conflicted feelings in france

Have you ever been on vacation and completely, successfully disconnected from your worries in real life?

Maybe you have fun, but also feel anxieties from home still swimming in the back of your mind?

I write a lot about play, and I’ve gotten pretty good about taking time off and away. 😉 But let’s face it…completely checking out on vacation is HARD (and if you know how to be totally present, PLEASE respond to this email and tell me your strategy!)

Here is what I mean.

I spent the last 2 weeks in one of my favorite places on earth…France!

I ate too much (crazy good) cheese, drank too much (delicious) wine, and laughed my way through 8 places in 14 days, channeling and (attempting to) embrace my favorite play personality – the Explorer. It was pure joy.

BUT I was also holding something big in my mind.

For the first time since my children were born, we were all in different places, in different time zones, and having very different experiences. The mother in me couldn’t quite shake the concerns for their safety, health and happiness. It was always in the back of my mind.

How could it not be?

If you’re an empty nester reading this, share your wisdom with me!

If you’re a new parent reading this, I GET IT. You are just at the beginning of a long road of FUN…but also worries (I promise it’s WAY more fun than worry).

Having a tween and 2 teens, I should be ready by now for each one of us to move on to our own unique adventures.

It’s time. It’s necessary. And it’s part of growing up.

But most parents will admit that the worries never end. I mean, imagine this: one child called throwing up, another lost her phone, another called from the corner of a bathroom recounting such bad dreams that I’d call it anxiety…what could I say? What could I do?

How was I supposed to be fully present in France while simultaneously carrying 10 tons of fear and uncertainty for my babies??

Then I reminded myself that we can’t fix everything.

But what we CAN do is hold space.

Listen calmly.

Love unconditionally.

Try not to book the next flight him and solve a problem they need to learn to solve on their own (that last one was hard for me, and a reminder that growing pains are for parents too).

So as I transported into the magic of France and found my version of joy in each minute, I watched my kids grow up from afar…causing me to grow up too. Funny how we never stop doing that…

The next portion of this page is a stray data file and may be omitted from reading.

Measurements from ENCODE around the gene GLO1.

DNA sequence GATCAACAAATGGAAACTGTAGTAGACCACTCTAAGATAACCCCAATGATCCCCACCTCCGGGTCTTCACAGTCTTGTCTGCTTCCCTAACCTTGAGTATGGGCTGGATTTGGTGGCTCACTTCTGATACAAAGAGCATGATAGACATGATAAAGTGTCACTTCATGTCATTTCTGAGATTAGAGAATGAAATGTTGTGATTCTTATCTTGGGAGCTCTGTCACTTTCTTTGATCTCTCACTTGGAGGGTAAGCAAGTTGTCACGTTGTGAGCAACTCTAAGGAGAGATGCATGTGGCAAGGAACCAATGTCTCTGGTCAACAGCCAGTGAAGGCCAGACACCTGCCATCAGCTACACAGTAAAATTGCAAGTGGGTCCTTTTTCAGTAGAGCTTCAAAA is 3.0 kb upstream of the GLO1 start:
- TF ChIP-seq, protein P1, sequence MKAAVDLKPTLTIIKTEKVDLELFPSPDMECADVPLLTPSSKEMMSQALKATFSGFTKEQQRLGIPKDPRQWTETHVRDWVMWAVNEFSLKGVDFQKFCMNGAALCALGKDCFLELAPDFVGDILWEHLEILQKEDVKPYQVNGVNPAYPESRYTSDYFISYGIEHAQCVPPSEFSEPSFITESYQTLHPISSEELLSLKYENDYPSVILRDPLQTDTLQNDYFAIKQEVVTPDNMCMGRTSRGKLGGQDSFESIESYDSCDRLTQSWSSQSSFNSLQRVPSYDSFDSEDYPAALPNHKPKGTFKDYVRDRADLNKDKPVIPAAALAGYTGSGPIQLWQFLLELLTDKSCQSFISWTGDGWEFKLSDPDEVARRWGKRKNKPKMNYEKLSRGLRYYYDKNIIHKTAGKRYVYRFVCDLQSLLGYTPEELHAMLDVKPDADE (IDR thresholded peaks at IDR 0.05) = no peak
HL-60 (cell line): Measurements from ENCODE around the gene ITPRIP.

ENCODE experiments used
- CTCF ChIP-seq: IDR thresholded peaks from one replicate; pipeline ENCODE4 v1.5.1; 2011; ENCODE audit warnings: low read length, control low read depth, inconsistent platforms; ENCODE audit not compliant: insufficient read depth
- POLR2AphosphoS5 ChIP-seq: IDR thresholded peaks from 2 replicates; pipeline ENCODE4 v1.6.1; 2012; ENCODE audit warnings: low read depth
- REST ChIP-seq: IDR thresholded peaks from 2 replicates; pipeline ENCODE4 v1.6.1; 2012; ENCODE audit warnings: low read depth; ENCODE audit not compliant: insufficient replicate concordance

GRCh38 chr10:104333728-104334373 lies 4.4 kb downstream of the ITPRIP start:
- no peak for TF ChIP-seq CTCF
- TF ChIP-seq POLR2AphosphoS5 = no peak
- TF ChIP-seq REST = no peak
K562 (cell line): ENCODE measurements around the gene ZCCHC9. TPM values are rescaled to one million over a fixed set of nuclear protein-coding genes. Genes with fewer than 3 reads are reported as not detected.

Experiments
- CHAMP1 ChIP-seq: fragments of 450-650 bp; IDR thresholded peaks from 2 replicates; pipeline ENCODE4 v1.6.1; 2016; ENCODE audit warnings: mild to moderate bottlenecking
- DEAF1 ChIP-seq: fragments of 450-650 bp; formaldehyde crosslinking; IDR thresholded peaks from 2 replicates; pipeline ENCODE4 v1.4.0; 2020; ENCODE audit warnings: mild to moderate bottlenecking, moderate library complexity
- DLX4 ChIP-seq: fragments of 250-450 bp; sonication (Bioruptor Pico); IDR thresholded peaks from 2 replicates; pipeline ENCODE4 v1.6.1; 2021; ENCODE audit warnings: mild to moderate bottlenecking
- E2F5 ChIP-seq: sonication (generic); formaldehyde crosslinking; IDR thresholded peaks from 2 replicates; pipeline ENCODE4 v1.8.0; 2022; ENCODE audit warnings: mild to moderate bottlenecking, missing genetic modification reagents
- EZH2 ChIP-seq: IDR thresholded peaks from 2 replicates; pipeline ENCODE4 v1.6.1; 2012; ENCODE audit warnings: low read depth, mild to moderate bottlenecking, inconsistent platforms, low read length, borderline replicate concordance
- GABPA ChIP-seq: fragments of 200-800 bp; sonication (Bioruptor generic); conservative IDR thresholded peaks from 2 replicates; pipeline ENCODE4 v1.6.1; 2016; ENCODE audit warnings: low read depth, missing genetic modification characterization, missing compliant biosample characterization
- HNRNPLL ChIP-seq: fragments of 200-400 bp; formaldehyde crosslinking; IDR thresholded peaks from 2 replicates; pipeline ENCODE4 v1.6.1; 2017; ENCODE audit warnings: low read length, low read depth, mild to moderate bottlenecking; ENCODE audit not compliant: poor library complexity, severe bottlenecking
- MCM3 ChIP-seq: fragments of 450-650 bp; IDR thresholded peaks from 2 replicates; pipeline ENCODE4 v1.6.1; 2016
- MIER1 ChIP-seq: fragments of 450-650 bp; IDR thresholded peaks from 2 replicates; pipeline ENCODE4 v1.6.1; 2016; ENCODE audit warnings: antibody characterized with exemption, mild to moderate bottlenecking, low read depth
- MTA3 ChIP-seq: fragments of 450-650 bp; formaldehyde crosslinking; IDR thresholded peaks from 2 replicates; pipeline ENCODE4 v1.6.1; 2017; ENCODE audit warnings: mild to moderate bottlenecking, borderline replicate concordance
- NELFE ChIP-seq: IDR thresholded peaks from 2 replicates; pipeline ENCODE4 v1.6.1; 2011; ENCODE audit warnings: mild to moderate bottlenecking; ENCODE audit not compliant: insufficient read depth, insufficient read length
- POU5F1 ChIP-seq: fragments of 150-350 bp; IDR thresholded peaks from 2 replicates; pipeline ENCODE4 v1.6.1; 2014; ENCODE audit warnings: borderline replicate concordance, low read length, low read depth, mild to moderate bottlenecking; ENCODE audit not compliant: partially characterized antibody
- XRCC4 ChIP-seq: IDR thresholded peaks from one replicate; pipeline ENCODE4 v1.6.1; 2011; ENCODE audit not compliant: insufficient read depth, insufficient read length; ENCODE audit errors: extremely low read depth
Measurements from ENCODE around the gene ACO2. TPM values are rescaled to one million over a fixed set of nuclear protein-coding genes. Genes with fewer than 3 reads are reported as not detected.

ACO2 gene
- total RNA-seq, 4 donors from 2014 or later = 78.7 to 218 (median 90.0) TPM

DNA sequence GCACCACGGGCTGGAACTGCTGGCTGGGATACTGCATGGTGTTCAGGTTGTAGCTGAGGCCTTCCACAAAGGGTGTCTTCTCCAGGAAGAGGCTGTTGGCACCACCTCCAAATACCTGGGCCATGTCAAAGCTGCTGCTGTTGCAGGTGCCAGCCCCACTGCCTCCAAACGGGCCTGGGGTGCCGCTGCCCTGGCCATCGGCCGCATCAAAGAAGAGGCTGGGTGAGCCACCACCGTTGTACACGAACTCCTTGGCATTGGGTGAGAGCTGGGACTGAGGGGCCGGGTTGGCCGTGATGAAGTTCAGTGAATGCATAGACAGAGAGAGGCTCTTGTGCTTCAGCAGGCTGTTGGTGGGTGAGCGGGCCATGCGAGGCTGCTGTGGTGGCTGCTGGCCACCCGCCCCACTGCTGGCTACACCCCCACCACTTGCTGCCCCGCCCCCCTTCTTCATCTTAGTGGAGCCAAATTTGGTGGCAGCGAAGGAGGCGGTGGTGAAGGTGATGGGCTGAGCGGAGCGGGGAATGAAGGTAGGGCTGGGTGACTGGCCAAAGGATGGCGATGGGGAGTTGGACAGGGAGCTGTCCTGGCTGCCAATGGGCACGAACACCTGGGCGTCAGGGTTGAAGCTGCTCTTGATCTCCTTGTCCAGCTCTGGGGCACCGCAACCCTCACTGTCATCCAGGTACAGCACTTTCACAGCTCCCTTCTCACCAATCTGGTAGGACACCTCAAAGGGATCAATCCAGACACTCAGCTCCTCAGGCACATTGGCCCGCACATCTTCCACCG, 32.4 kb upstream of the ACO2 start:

And I was reminded that even as we parent, we need to create our OWN adventures too. We need to have our own moments of joy that are singularly and decidedly our own.

Becoming a parent doesn’t mean giving up who you are and sacrificing your own happiness.

Your kids will be the first to tell you that is the last thing they want.

What makes YOU tick? What are you craving for YOU? Not for your family, or your kids, or your friends, or your job…but for YOU?

I asked myself those same questions and then wondered how can I show up for anyone if I don’t have a sense of what I need for me?

Sooo….I invite you to play more and choose yourself sometimes – plan a weekend getaway, lose yourself in a good book, go on a long hike or start that photo project you’ve been meaning to create. Or eat some really good French cheese with a glass of rosé.

It doesn’t mean the worries will go away.

It doesn’t mean you are any less of a parent or friend because you took time to fill your own cup (and I mean that metaphorically, though feel free to refill your rosé).

What it DOES mean is that you will find more joy. And for that, everyone around you will too.

This should not be confused with what was one of the best trips of my life. I love France. I might live there one day. I loved every single minute.

I’m sharing this with you because if you are a parent, I realized it’s possible to hold two emotions at once. And because I learned a few things:

  1. Parenting never really stops.

  2. You deserve a vacation. It doesn’t mean life’s worries will go away, but you can and will be okay.

  3. Cheese (and wine) taste better in France.

With fierce love,

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